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0

this appears to me to be an issue with closures and loops. Id references the loop variable and will continue to do so, which means it changes and reads something like exp1 = exp1.Or(x => x.post_author == 3); exp1 = exp1.Or(x => x.post_author == 3); when unfolded. To fix that you could try: var exp1 = Predicate.FalseExpression<posts>(); ...


7

I believe your issue is to do with closure. The variable id is assigned to the expression and it updates to a newer value each time you loop. In order to use it you want to make an individually scoped variable. var exp1 = Predicate.FalseExpression<posts>(); foreach (long i in lstPA) { long id = i; exp1 = exp1.Or(x => x.post_author == id); ...


1

Looks like an instance of the foreach closure problem. You are passing two times the same ID to the database. Apply the fix described in the linked question: Copy id to a variable inside of the loop.


0

I got more accurate answer when i append ToLower() function. default: searchExpression = Expression.Constant(searchText.ToLower()); containsMethod = typeof(string).GetMethod("Contains", new[] { typeof(string) }); body = Expression.Call(propertyExpression, containsMethod, searchExpression); break;


2

I think that your first approach was cleaner and ok for simple, non-recursive cases. If you allow your wrapped functions to be aware of recursion, you can take it a little further and make the wrapper an argument to the function itself: class RecursiveFunctionWithCounter<T, TResult> { private readonly Func<T, ...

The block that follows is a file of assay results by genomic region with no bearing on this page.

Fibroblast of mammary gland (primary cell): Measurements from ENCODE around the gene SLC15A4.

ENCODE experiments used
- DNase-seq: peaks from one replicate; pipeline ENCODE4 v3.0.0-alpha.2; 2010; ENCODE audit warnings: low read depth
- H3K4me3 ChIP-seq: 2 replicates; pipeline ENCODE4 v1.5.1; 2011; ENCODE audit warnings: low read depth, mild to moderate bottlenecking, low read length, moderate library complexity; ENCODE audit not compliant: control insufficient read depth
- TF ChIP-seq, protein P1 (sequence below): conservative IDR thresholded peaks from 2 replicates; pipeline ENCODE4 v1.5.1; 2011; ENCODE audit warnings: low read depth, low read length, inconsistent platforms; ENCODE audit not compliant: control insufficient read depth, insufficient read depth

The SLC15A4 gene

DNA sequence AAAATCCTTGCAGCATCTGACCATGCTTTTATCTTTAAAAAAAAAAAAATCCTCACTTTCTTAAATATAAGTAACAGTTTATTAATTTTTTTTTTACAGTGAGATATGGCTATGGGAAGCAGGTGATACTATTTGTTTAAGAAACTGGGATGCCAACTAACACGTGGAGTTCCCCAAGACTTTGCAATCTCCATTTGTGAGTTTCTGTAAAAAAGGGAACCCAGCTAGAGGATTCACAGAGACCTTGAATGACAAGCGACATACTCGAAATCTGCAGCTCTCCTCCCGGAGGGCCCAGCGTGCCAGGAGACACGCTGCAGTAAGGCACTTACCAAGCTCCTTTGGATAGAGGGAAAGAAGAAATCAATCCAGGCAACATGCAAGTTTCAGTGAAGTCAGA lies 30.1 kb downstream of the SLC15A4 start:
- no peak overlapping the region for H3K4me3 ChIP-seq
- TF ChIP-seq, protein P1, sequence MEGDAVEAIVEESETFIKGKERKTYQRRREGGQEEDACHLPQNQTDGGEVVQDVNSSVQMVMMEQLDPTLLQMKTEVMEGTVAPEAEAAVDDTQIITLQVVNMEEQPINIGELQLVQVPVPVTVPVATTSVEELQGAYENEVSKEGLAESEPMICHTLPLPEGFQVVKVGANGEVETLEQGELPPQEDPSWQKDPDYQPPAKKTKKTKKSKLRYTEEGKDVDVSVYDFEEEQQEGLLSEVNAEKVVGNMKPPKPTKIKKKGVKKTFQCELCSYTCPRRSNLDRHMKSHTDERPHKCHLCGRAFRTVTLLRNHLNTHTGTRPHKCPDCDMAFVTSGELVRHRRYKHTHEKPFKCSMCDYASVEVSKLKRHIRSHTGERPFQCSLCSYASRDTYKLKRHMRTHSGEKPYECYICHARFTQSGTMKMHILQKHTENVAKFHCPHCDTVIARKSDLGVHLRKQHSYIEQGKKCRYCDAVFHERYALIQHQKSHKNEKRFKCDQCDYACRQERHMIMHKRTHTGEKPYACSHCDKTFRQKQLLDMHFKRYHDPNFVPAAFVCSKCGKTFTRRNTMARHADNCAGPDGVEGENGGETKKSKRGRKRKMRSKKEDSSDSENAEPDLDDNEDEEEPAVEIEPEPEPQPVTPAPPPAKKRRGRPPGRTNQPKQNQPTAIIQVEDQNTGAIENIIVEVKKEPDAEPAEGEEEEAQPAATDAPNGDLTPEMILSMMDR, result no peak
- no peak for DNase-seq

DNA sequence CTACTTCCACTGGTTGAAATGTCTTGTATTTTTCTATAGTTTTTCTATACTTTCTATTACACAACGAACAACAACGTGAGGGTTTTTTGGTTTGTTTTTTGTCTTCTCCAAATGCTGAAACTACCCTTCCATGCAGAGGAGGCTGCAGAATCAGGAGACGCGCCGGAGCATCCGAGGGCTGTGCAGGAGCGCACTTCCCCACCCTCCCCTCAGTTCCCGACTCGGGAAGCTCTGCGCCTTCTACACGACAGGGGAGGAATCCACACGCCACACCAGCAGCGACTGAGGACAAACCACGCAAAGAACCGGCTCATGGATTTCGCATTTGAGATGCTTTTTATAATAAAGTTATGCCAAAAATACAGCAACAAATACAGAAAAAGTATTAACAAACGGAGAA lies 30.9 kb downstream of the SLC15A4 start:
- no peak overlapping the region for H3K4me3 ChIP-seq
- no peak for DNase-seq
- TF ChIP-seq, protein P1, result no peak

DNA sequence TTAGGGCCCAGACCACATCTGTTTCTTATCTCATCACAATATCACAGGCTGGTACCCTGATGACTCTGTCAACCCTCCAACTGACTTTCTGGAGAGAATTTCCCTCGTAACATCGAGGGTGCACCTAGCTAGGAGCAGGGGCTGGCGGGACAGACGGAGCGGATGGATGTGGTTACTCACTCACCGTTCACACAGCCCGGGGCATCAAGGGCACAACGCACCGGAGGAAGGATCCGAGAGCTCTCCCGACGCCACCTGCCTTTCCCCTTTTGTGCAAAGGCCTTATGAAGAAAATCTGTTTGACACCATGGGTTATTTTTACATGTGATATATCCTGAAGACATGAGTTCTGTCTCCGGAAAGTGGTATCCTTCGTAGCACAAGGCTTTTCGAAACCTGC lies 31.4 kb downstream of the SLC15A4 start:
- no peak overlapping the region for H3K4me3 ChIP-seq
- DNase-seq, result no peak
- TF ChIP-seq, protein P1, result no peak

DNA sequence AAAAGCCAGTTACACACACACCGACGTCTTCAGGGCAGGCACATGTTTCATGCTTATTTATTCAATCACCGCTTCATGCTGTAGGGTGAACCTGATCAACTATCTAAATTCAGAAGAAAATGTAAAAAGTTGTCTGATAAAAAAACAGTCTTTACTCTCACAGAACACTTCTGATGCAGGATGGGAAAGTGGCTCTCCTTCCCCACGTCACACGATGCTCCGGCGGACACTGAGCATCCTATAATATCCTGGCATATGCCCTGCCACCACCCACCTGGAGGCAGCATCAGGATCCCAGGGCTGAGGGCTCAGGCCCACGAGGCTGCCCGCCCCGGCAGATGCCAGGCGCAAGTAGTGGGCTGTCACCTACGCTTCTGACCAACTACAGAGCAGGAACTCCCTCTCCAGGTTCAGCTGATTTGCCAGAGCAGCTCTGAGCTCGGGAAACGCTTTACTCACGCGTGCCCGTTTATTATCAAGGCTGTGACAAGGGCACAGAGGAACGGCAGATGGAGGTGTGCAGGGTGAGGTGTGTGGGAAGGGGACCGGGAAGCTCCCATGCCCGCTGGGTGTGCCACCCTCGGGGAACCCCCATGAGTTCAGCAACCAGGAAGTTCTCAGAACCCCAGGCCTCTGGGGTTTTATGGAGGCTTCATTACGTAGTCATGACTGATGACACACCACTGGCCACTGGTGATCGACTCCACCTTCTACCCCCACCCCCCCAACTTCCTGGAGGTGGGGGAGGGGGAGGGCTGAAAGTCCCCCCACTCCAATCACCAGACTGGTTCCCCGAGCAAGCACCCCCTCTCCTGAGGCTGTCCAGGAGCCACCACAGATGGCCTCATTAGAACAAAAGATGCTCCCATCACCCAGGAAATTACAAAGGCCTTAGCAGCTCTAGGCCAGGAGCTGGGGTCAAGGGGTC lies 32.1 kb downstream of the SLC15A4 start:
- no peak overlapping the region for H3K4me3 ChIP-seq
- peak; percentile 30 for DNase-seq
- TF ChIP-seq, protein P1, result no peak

5

Well, you can do sidestep the rules using Interlocked.Increment: int i = 0; Expression<Func<bool>> expression = () => Interlocked.Increment(ref i) != 0; ... but I would be very cautious about doing so. I wouldn't expect many pieces of code which deal with expression trees to handle this terribly cleanly, given the side-effect involved. The ...


5

Just look at the signature of Queryable.Where: public static IQueryable<TSource> Where<TSource>( this IQueryable<TSource> source, Expression<Func<TSource, bool>> predicate ) so in order to pass the parameter to Where the simplest way is to require a Expression<Func<TSource, bool>>: public override ...


1

If you change your default case to use IndexOf instead of Contains, it should fix your problem: default: propertyExpression = Expression.Property(parameter, colName); searchExpression = Expression.Constant(searchText); containsMethod = typeof(string).GetMethod("IndexOf", new[] { typeof(string), typeof(StringComparison) }); ConstantExpression ...


0

So I found this post C# Using Reflection to copy base class properties and tried this instead, sometimes simple just works... not sure why this one will set the enum and also not blow up on the complex type. Perhaps its how the lambda expression interprets the object. It doesn't check the is assignable from for anything, in particular the enum type, it ...


1

So what you're trying to do is fake a Join in a way that makes it easy to make generic. It makes sense to use the Join extension method directly instead of trying to fake it with a Where clause. Not just because that's what Join is for, but because you simply can't do it generically the other way. The Join method in LINQ takes three Expression parameters ...


4

Your method may read something like this: IQueryable<dynamic> GetEntities<T>(IDbSet<T> entitySet, Expression<Func<T, IEnumerable<AuditLog>>> joinExpression) where T : class { var result = entitySet.SelectMany(joinExpression,(entity, auditLog) => new {entity, auditLog}); return result.GroupBy(item => ...


0

I think this would be the nicest way: joinExpression = (l, entityParam) => l.TableName == "SomeTable" && l.EntityId == entityParam.SomeTableId; Then change your where like this: .Where(l => joinExpression(l, entity)) Alternatively, something like this might work joinExpression = entityParam => (l => l.TableName == "SomeTable" ...



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